Strongly consider using strsafe and the new secure CRT methods included in the VC8 and above compilers. See http://blogs.msdn.com/michael_howard/archive/2006/02/27/540123.aspx if you have no idea what I'm talking about.

share|improve this answer
2  
That's just an example of something to entice users to click on it. –  Peter Oehlert Dec 23 '08 at 20:19
add comment

Open notepad and paste the code below into it. Change "YourApp" into your app's name. Save it to YourApp.reg and execute it by clicking on it in explorer. That's it! Cheers! Erwin Haantjes

REGEDIT4

[HKEY_CLASSES_ROOT\YourApp]
@="URL:YourApp Protocol"
"URL Protocol"=""

[HKEY_CLASSES_ROOT\YourApp\DefaultIcon]
@="\"C:\\Program Files\\YourApp\\YourApp.exe\""

[HKEY_CLASSES_ROOT\YourApp\shell]

[HKEY_CLASSES_ROOT\YourApp\shell\open]

[HKEY_CLASSES_ROOT\YourApp\shell\open\command]
@="\"C:\\Program Files\\YourApp\\YourApp.exe\" \"%1\" \"%2\" \"%3\" \"%4\" \"%5\" \"%6\" \"%7\" \"%8\" \"%9\""
share|improve this answer
add comment

Here's a list of the registered URI schemes. Each one has an RFC - a document defining it, which is almost a standard. The RFC tells the developers of new applications (such as browsers, ftp clients, etc.) what they need to support. If you need a new base-level protocol, you can use an unregistered one. The other answers tell you how. Please keep in mind you can do lots of things with the existing protocols, thus gaining their existing implementations.

share|improve this answer
3  
Notwithstanding the technical details of how to make a protocol work in Windows - this is the most important answer. You shouldn't create a new URI scheme unless it's registered with IETF, or using an experimental namespace (like an X- prefix) –  Alnitak Dec 23 '08 at 16:09
add comment

For most Microsoft products (Internet Explorer, Office, "open file" dialogs etc) you can register an application to be run when URI with appropriate prefix is opened. This is a part of more common explanation - how to implement your own protocol.

For Mozilla the explanation is here, Java - here.

share|improve this answer
add comment

The first section is called a protocol and yes you can register your own. On Windows (where I'm assuming you're doing this given the C# tag - sorry Mono fans), it's done via the registry.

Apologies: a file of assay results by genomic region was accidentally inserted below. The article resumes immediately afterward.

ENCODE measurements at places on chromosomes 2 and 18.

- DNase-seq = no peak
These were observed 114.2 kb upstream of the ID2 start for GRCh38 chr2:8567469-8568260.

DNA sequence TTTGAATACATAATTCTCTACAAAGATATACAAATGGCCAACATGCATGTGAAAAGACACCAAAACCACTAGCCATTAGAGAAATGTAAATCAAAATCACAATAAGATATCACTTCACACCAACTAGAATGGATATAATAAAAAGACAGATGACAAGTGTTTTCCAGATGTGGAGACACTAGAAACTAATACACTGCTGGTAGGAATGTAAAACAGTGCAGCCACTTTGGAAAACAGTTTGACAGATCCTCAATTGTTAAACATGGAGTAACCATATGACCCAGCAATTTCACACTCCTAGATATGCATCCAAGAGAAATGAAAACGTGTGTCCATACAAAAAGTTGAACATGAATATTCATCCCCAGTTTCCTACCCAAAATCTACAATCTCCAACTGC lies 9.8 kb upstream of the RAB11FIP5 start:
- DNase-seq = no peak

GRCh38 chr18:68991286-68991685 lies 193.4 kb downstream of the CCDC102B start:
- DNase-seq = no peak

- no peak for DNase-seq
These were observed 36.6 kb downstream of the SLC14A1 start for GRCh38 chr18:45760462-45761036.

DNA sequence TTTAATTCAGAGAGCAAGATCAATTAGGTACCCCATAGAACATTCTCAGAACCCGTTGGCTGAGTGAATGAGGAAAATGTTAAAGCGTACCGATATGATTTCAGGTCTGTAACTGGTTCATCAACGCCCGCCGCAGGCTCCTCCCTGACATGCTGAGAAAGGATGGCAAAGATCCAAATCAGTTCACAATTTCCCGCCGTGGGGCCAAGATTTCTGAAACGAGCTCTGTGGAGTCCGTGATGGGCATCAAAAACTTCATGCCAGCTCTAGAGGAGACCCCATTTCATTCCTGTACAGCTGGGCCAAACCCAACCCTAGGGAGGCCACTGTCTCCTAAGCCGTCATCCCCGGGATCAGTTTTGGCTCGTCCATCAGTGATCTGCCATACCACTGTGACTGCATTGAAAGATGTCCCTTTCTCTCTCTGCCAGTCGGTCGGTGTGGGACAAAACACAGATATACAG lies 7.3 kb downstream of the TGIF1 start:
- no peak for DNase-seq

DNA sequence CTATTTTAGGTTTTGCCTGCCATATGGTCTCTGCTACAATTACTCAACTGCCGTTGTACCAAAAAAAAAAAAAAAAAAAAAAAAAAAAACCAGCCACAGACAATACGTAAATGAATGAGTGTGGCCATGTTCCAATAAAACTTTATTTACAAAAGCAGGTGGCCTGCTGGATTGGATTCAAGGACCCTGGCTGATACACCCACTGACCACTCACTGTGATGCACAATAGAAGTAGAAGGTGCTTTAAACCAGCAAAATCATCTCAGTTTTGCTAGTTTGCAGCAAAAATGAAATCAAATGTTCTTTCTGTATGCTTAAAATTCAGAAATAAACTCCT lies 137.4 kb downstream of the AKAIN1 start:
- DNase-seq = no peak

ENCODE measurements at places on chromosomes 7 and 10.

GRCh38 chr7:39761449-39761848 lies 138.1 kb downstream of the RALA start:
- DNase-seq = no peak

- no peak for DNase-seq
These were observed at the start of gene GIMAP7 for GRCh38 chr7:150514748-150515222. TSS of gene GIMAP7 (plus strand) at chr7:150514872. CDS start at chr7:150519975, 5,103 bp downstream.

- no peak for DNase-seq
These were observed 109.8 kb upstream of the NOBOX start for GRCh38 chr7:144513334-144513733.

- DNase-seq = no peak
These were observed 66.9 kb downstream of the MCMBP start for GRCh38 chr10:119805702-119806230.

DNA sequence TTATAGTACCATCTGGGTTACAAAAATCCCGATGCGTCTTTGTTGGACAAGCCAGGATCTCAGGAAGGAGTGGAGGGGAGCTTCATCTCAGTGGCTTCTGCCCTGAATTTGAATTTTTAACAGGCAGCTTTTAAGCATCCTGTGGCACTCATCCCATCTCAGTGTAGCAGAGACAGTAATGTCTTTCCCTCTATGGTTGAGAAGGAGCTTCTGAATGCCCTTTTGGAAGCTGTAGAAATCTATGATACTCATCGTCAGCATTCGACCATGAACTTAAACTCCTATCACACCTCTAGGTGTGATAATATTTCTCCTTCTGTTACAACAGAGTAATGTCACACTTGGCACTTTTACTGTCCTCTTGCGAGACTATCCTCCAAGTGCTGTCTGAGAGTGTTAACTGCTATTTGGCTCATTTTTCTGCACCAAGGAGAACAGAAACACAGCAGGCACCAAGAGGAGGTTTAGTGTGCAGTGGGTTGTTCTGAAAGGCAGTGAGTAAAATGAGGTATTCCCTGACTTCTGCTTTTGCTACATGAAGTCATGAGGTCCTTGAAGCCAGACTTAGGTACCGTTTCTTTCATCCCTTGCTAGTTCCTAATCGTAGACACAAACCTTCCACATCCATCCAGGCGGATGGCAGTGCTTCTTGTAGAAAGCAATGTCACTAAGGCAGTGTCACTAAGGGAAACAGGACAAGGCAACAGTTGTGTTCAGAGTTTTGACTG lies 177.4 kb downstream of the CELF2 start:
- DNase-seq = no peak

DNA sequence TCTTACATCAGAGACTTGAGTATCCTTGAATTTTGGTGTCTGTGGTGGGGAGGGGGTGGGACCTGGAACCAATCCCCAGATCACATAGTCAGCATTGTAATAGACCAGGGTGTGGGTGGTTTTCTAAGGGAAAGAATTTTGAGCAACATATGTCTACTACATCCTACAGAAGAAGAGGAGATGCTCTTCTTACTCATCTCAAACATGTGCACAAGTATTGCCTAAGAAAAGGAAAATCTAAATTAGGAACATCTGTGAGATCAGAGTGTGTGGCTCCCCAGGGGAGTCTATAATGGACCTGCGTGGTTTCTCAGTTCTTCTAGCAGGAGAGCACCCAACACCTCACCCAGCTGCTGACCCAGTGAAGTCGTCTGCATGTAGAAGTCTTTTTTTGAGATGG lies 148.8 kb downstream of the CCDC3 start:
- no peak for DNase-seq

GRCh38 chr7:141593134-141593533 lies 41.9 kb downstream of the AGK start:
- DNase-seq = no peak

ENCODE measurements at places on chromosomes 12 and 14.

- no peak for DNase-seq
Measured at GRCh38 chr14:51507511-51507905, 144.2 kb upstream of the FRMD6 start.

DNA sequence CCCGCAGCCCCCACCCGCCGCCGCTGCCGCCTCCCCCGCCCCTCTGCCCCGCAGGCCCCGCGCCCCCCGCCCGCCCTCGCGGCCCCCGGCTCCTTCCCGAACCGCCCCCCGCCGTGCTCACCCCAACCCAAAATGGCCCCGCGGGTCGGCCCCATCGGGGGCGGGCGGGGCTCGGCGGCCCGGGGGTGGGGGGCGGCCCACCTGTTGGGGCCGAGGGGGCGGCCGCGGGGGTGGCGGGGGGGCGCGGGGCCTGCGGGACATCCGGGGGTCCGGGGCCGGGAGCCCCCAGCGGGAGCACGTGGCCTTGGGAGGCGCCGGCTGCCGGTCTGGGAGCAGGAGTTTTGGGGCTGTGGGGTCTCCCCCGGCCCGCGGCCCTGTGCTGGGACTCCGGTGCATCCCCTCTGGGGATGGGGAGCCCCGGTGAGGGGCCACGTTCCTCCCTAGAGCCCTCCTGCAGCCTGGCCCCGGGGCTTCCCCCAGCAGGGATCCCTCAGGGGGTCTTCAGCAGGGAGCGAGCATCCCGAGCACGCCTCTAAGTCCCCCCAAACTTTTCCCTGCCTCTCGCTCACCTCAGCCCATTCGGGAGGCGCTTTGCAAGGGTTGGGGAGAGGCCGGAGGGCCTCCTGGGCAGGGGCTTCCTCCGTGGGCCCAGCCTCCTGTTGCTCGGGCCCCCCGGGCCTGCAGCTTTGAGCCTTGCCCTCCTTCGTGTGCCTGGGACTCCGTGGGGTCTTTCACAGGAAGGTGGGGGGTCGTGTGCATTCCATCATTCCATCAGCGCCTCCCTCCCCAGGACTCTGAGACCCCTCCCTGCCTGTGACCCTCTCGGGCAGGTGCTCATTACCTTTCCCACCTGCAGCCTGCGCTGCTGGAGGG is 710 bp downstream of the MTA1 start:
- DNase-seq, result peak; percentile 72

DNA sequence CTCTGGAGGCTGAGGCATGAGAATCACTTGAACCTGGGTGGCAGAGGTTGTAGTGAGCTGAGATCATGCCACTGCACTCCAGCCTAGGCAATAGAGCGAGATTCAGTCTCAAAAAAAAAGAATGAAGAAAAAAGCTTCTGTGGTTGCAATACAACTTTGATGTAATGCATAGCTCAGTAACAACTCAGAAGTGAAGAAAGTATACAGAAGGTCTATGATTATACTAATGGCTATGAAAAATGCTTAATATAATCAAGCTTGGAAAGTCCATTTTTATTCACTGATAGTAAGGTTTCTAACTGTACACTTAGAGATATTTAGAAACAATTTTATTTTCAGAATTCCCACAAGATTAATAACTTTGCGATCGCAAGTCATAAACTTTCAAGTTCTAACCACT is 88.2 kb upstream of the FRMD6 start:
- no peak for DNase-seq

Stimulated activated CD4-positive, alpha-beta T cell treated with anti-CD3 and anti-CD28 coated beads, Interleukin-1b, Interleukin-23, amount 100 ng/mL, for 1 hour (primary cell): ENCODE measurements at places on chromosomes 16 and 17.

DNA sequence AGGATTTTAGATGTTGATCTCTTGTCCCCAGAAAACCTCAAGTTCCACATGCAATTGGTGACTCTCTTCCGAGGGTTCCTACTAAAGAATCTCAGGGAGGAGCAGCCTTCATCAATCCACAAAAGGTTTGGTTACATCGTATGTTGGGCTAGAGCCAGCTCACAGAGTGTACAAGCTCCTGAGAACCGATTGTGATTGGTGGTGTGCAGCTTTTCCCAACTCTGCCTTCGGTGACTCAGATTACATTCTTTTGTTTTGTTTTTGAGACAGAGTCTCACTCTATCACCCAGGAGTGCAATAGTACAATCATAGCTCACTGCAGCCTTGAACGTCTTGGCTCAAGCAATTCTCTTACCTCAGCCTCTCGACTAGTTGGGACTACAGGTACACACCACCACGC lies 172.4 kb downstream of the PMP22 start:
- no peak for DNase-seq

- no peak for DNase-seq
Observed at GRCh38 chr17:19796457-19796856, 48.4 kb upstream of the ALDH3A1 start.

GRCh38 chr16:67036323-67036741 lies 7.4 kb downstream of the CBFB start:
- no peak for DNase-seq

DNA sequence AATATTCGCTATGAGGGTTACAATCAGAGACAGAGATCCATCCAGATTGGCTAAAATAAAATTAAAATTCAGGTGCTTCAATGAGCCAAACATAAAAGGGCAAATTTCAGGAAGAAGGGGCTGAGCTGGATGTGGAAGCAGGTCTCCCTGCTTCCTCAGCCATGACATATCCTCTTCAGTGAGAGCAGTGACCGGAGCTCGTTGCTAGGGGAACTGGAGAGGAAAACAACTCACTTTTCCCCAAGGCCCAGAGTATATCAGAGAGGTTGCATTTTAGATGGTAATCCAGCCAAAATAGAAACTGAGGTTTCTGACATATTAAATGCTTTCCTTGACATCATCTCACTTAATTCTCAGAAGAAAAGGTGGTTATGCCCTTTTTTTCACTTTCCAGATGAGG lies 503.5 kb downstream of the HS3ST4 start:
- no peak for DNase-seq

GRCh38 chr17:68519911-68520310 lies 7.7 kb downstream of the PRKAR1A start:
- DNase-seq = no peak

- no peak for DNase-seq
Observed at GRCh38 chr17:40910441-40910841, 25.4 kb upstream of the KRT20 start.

share|improve this answer
add comment

It's called the protocol. The only thing that prevents you from making your own protocol is you have to:

  1. Write a browser or user agent of some kinds that understands that protocol, both in its URL form and in the actual data format
  2. Write a server that understands that protocol
  3. Preferably, have a specification for the protocol so that browser and server can continue to work together.

Windows makes #1 really easy, an in many cases this is all you actually need. Viz:

Registering an Application to a URL Protocol

share|improve this answer
add comment

A Protocol?

I found this, it appears to be a local setting for a computer...

http://kb.mozillazine.org/Register_protocol

share|improve this answer
add comment

You don't really have to do any registering as such. I've seen many programs, like emule, create their own protocol specificier (that's what I think it's called). After that, you basically just have to set some values in the registry as to what program handles that protocol. I'm not sure if there's any official registry of protocol specifiers. There isn't really much to stop you from creating your own protocol specifier for your own application if you want people to open your app from their browser.

share|improve this answer
1  
-1: misguiding, uses inaccurate nomenclature and does not provide any real value –  Marek Nov 9 '10 at 11:44
add comment

protected by Daniel A. White Sep 1 '11 at 22:34

Thank you for your interest in this question. Because it has attracted low-quality answers, posting an answer now requires 10 reputation on this site.

Would you like to answer one of these unanswered questions instead?

Not the answer you're looking for? Browse other questions tagged or ask your own question.